“Maine CDC will continue to share expertise and information with hospitals and other employers as they make decisions about workplace safety, as well as continue to closely monitor the FDA approval process for COVID-19 vaccines,” Long said.

All three of the vaccines currently being administered in the United States – from Pfizer, Moderna and Johnson & Johnson – have received emergency use authorization but have not yet received full approval from the U.S. Food and Drug Administration.

Some states and government agencies are not waiting for full FDA approval.


On Monday, the U.S. Department of Veterans Affairs announced that more than 100,000 medical employees throughout the VA system will have to be vaccinated. California plans to begin requiring COVID inoculations for all health care workers and state employees beginning next month.

In Maine, vaccination rates among workers vary dramatically in different segments of the health care industry and even among facilities within the same sector, according to data from the Maine CDC.

For instance, 86.5 percent of staff at ambulatory surgical centers and 78.8 percent of hospital staff were vaccinated against COVID-19 as of June 30. Those percentages drop to 70.7 percent for nursing homes and to 66.3 percent for homes or facilities that care for people with intellectual disabilities.


Several hospitals and healthcare providers in Maine said they aren’t requiring vaccines for employees or haven’t made decisions yet. Some said they wouldn’t require the vaccine while it is still in emergency use authorization from the FDA.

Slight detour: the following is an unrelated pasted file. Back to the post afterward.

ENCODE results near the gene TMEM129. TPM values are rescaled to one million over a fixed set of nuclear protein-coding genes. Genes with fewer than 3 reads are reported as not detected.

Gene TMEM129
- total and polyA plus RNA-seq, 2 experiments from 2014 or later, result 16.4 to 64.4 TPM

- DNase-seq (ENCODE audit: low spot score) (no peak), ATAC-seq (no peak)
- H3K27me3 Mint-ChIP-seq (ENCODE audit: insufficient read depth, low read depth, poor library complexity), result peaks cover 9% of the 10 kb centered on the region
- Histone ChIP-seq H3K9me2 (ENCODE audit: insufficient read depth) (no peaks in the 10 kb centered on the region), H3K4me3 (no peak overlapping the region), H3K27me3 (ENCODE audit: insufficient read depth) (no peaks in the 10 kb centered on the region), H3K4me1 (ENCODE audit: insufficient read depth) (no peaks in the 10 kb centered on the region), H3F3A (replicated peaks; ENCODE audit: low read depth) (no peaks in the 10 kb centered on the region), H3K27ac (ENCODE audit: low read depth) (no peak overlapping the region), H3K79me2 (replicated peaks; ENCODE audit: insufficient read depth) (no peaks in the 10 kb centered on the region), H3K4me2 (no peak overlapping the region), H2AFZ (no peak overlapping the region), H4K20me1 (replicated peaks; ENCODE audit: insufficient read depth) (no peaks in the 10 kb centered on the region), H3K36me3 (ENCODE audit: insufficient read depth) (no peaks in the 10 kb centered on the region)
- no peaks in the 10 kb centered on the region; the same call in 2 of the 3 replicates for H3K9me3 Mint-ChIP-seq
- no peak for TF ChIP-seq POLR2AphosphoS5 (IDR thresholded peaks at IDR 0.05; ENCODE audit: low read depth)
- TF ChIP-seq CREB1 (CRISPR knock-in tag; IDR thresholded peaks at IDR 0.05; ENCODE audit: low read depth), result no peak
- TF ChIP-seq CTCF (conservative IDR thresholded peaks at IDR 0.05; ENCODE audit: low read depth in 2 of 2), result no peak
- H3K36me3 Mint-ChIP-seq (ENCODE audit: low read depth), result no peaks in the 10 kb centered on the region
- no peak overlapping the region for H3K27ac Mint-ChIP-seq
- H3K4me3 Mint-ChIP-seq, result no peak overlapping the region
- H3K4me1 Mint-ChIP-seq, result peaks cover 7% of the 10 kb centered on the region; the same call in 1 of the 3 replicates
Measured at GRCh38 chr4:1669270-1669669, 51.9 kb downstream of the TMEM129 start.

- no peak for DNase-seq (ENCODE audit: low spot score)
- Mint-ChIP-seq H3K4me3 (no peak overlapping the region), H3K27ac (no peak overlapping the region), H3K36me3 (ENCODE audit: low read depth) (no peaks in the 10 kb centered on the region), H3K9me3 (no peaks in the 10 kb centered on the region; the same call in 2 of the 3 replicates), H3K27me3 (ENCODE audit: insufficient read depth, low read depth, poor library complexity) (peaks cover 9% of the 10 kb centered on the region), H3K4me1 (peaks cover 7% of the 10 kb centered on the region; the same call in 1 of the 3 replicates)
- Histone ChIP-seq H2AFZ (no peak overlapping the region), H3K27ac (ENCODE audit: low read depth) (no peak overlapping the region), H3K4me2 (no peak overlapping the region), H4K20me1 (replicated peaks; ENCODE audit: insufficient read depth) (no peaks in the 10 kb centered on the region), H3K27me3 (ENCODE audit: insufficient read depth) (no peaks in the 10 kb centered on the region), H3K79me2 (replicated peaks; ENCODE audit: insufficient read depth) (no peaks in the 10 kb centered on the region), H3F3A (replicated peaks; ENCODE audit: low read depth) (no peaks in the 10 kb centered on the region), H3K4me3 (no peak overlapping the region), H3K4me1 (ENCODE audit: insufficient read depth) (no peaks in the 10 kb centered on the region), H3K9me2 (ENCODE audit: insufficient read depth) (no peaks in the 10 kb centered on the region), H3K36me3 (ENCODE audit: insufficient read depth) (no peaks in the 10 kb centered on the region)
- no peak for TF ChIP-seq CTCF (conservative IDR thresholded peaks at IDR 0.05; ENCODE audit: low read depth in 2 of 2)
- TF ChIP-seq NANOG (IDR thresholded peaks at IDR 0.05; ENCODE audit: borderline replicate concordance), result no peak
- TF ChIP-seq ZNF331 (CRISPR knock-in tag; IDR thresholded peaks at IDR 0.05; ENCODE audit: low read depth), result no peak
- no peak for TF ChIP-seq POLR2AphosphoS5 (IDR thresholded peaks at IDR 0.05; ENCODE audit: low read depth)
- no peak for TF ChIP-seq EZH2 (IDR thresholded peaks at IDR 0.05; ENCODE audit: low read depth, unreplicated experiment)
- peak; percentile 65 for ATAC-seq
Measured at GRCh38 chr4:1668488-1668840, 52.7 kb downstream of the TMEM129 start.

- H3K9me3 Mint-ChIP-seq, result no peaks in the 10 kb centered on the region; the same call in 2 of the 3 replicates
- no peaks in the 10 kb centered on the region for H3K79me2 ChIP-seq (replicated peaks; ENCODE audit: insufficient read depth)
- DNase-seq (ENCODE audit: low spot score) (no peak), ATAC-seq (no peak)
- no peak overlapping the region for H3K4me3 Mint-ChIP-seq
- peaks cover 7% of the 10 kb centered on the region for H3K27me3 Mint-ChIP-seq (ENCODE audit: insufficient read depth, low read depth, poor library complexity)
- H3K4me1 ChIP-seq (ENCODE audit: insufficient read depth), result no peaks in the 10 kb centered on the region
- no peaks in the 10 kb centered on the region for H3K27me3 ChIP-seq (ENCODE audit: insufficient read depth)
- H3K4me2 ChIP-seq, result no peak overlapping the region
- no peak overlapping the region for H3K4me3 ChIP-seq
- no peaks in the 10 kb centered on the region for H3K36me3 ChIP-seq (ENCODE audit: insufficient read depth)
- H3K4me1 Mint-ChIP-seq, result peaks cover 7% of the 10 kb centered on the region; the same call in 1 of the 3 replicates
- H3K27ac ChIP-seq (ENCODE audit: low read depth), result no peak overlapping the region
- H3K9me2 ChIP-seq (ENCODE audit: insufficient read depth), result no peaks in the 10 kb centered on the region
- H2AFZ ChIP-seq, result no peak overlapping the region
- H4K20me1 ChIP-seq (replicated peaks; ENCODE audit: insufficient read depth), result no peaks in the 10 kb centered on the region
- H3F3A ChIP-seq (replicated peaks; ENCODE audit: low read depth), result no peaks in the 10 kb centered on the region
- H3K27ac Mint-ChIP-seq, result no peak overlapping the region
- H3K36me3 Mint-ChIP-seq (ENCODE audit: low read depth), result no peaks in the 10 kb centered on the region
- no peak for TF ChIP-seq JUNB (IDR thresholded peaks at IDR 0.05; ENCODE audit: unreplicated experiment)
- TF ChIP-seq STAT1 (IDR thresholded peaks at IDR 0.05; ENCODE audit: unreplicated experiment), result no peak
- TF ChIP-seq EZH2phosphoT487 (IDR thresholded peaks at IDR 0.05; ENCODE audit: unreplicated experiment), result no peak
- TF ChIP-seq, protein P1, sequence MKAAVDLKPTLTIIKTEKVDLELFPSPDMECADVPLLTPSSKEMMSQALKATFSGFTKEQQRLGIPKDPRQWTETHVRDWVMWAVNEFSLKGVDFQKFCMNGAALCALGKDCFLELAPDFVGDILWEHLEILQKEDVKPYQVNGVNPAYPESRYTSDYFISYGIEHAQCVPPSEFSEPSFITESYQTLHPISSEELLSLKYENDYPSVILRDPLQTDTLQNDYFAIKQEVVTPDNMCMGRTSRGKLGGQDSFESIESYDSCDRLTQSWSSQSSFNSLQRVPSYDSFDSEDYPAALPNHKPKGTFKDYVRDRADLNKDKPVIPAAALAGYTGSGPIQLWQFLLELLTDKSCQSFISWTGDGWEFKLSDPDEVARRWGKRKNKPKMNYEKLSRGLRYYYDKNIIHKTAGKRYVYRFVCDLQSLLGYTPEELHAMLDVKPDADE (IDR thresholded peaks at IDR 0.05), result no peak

“This is an issue we are watching closely, for the health of our caregivers and our community,” Dr. Jennifer Cutts, chief medical officer for York Hospital, said in a statement. “We strongly encourage all of our caregivers to voluntarily receive the vaccine, though have not yet made a decision to require it.


“There are a variety of factors entering into this decision, including full FDA approval of a vaccine, and the current discussion at the Maine state level regarding whether or not all Maine healthcare workers will be required to receive the vaccine.”

At MaineGeneral Health in Augusta, spokeswoman Joy McKenna said the system also has not mandated vaccinations for staff because of the existing emergency use authorization. The MaineGeneral Medical Center in Augusta had a vaccination rate of 71.1 percent among staff as of June 30, according to data from the Maine CDC.